I think I found something big....

Discussion in 'Earth Science' started by Andrech, Aug 8, 2009.

  1. Andrech Registered Member

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  3. BWE1 Rulers are for measuring. Registered Senior Member

    The ice core record is pretty good. Good luck.
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  5. Andrech Registered Member

    I cant argue with your conclusions based on that paper at all Matt, but I for 1 do not take the methods for dating the sediment to be infalliable. I will admit I am ignorant in the dating methodologies employed and its supposed accuracy but I will definately do more research in that area.

    Yea ok so I state that the alpha ridge is a crater ridge and being off by 125km is a big deal at event of this scale? seriously can you calculate the resulting pressure wave from an impact of this magnatude?
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  7. matthyaouw Registered Senior Member

    It sounds increasingly like your mind is quite made up about this already and you are immediately suspicious of any evidence that contradicts your idea, not because you have any reason to believe it flawed, but just because you want your idea to be true. Is this a fair comment or am I misinterpreting you?
  8. DRZion Theoretical Experimentalist Valued Senior Member

    This is called determination. Of all the people that are wrong and determined, there will be a handful who are right and determined. Its blind strength, but it helps in accumulating knowledge. In my opinion there is far more value in a strong biased perspective than a weak standard approach.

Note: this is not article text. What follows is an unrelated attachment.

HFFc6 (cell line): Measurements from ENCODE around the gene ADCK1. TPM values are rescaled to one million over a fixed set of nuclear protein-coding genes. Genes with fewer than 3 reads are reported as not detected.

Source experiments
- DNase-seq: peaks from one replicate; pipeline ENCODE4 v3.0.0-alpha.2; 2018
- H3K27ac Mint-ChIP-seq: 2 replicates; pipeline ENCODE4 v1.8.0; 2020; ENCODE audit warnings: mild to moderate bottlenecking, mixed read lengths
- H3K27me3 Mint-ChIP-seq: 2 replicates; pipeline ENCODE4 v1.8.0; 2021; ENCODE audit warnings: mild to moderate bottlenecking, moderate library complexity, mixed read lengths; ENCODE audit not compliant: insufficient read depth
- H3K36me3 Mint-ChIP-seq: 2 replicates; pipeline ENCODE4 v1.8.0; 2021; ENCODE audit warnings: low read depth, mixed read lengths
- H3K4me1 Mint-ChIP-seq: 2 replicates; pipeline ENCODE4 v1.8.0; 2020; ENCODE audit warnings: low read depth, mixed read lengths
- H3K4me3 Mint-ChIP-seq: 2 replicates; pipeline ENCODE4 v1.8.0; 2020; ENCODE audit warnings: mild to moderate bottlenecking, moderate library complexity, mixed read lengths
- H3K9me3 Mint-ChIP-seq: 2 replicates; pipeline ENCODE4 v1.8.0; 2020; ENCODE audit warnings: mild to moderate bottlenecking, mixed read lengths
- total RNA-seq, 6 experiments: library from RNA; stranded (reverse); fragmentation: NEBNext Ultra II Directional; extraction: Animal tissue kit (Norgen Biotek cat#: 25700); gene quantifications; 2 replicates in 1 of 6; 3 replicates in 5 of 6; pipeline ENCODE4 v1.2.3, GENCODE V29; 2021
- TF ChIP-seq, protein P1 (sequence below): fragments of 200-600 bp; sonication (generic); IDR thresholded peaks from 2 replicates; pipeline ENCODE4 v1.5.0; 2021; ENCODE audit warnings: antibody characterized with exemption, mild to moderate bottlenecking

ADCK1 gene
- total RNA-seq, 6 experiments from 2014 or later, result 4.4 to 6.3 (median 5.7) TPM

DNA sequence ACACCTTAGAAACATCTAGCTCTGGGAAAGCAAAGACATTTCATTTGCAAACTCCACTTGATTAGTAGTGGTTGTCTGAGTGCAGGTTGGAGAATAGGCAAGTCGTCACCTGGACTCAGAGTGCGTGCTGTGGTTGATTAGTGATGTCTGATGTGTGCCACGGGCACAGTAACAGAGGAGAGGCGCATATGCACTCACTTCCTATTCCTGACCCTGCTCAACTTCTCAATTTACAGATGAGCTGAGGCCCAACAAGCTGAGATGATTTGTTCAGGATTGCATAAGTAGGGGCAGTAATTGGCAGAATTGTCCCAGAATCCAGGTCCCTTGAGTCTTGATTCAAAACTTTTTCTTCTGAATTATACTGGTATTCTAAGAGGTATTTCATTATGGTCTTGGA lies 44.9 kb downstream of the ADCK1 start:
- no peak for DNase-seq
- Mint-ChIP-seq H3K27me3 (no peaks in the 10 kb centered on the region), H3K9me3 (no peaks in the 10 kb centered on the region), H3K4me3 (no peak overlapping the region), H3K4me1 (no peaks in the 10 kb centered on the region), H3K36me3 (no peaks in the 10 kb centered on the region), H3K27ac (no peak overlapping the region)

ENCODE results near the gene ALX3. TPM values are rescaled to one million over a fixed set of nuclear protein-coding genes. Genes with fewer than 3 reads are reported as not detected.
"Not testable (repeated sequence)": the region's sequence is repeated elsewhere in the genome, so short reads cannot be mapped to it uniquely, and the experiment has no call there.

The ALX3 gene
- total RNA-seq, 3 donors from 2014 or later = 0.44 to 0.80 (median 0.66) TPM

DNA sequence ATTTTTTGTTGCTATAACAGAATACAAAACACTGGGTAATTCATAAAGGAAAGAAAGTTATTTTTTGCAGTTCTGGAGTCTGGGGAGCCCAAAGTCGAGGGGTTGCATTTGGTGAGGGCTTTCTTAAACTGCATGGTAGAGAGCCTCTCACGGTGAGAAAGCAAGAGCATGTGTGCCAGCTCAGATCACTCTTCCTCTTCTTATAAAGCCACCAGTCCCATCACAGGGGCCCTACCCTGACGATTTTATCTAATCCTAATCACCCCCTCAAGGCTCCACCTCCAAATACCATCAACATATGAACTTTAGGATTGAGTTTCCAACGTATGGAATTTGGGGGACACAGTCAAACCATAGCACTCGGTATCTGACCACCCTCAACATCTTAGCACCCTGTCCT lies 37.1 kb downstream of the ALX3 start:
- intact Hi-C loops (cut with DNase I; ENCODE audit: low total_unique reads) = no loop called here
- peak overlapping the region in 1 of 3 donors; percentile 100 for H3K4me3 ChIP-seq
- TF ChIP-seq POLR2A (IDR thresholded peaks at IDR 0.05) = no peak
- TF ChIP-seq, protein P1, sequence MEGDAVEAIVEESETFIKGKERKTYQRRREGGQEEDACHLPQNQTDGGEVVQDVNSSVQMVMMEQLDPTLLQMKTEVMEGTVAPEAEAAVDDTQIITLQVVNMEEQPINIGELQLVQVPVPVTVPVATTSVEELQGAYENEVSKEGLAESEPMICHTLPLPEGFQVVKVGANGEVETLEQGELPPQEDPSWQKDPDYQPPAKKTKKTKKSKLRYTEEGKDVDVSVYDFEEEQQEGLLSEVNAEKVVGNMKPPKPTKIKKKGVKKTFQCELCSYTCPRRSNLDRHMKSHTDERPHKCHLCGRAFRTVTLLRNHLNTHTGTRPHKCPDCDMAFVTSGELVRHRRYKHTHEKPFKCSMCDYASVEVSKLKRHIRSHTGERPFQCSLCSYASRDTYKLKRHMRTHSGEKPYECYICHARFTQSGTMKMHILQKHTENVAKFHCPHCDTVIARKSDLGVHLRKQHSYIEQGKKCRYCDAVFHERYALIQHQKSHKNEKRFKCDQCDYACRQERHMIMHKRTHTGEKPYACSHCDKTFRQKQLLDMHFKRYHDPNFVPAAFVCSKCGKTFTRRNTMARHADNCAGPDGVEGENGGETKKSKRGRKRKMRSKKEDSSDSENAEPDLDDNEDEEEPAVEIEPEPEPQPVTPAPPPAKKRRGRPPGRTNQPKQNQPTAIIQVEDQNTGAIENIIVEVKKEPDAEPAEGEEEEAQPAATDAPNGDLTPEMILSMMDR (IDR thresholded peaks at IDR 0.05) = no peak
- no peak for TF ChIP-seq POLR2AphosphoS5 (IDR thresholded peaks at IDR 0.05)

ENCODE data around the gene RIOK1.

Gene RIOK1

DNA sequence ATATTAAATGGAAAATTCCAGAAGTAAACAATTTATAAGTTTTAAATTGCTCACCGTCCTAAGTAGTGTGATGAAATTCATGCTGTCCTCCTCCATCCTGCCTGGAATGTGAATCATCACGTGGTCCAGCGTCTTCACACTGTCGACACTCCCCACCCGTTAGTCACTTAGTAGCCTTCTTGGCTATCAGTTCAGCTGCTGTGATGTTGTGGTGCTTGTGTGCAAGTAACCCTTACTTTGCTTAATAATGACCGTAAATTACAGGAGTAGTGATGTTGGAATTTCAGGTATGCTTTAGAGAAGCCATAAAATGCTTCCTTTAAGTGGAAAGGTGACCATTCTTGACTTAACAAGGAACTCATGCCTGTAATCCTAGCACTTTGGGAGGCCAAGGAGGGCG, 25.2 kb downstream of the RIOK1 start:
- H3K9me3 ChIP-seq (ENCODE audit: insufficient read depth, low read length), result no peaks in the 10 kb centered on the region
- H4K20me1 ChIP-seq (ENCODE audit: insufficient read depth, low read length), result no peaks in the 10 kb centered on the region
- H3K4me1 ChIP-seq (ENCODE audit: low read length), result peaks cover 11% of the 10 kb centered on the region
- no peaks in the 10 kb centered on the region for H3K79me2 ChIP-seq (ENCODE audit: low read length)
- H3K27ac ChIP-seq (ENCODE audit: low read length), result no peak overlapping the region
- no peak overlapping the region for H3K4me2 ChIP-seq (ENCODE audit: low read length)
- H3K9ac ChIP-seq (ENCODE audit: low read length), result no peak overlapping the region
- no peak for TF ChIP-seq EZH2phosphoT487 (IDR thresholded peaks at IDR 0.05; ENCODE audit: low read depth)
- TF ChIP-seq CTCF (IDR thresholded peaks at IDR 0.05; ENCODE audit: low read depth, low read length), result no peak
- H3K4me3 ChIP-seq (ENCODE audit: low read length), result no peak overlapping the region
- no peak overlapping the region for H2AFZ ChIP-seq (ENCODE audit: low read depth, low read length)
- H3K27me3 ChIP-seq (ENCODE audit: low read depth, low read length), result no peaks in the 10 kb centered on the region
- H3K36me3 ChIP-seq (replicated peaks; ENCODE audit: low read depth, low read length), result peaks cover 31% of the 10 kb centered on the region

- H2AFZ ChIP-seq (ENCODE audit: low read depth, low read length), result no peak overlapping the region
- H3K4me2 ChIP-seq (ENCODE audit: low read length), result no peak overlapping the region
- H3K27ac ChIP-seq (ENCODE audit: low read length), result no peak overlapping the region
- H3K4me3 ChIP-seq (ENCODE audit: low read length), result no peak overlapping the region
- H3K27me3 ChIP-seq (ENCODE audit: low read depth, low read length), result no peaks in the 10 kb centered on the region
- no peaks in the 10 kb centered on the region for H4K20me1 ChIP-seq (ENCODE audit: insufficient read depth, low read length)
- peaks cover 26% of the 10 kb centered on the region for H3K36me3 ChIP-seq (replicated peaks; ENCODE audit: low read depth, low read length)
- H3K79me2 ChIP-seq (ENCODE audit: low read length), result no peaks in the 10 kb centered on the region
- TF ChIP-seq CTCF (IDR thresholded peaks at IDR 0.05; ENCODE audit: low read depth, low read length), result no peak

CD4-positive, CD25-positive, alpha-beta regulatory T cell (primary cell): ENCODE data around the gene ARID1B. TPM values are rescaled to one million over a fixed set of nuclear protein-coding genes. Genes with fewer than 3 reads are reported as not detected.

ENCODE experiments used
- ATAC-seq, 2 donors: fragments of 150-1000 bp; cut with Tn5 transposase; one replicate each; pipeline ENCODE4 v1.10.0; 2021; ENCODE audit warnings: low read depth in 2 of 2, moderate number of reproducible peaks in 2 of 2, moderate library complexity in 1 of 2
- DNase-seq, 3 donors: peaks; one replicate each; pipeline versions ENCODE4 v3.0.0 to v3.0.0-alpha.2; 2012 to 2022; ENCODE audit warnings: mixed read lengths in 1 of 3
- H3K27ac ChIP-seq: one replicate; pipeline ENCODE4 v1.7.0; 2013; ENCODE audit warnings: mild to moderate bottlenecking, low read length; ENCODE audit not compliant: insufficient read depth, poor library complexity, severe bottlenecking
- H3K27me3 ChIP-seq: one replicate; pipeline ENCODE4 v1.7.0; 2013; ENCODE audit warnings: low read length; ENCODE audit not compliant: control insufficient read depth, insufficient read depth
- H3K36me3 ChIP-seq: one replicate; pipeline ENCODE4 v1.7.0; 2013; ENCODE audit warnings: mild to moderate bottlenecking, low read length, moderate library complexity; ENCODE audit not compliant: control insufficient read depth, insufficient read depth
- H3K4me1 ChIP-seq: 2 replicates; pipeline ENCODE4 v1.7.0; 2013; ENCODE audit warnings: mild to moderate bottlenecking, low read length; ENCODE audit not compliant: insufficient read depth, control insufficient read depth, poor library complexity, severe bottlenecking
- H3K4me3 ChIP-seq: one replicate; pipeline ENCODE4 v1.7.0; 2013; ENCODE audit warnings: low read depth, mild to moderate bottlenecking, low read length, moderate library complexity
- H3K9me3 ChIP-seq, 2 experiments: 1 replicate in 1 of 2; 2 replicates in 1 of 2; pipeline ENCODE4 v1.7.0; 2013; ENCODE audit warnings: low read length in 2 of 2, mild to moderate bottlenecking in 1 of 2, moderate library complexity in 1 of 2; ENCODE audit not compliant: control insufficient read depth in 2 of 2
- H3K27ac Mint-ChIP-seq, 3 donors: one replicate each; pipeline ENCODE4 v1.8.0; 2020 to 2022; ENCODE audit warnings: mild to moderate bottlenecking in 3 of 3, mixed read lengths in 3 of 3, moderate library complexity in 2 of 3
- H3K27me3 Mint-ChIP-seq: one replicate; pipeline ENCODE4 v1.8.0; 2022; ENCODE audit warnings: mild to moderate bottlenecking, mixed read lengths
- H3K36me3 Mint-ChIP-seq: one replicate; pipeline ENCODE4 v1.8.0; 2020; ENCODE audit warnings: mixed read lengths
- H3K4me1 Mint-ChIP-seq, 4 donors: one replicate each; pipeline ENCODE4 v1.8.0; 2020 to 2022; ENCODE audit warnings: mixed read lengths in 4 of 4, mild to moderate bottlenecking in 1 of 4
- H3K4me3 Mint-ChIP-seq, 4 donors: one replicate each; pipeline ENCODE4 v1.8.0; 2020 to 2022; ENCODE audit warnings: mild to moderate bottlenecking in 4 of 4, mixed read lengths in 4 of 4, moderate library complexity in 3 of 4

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    I for one see a lot of potential interest in this theory; it supports the bible, it supports some extinction theories, it plays into other theories as well. It will certainly reinforce the paper you are referring to if it turns out to be wrong.

    Why is it that in our mythological stories we have the tendency to make monsters large? Perhaps sighting 'megafauna' is in our genetics. Perhaps we miss seeing these enormous creatures. In our cells, in our genes, we know that these enormous monsters exist. Thats why we believe in mythology. In every myth there is some truth, thats what they say.

    I'm not sure if there would be anything in the core samples in greenland if the impact site was one of the oceans. Isn't it possible that most of the dust was swept away by the sea? Perhaps oceanic cores are a better place to look for iridium. Still, the oceans have a surface area of 361,000,000 square kilometers. Even if 100 cubic kilometers of matter entered the earth it would amount to maybe a micrometer of sediment across the entire oceans. . .

    The ridge didn't necessarily melt into place, maybe it was just bent out of shape like mountain ridges. Mountain ridges don't melt, they warp over long periods of time. However, if the mudslide is over 600,000 years old the asteroids should have impacted long ago - perhaps you are jumping the gun in trying to treat this impact event as something recent.

    My question- hasn't there been fossil proof of bipedal humans over 60,000 years ago?
    Last edited: Aug 15, 2009
  9. Andre.chaisson Registered Member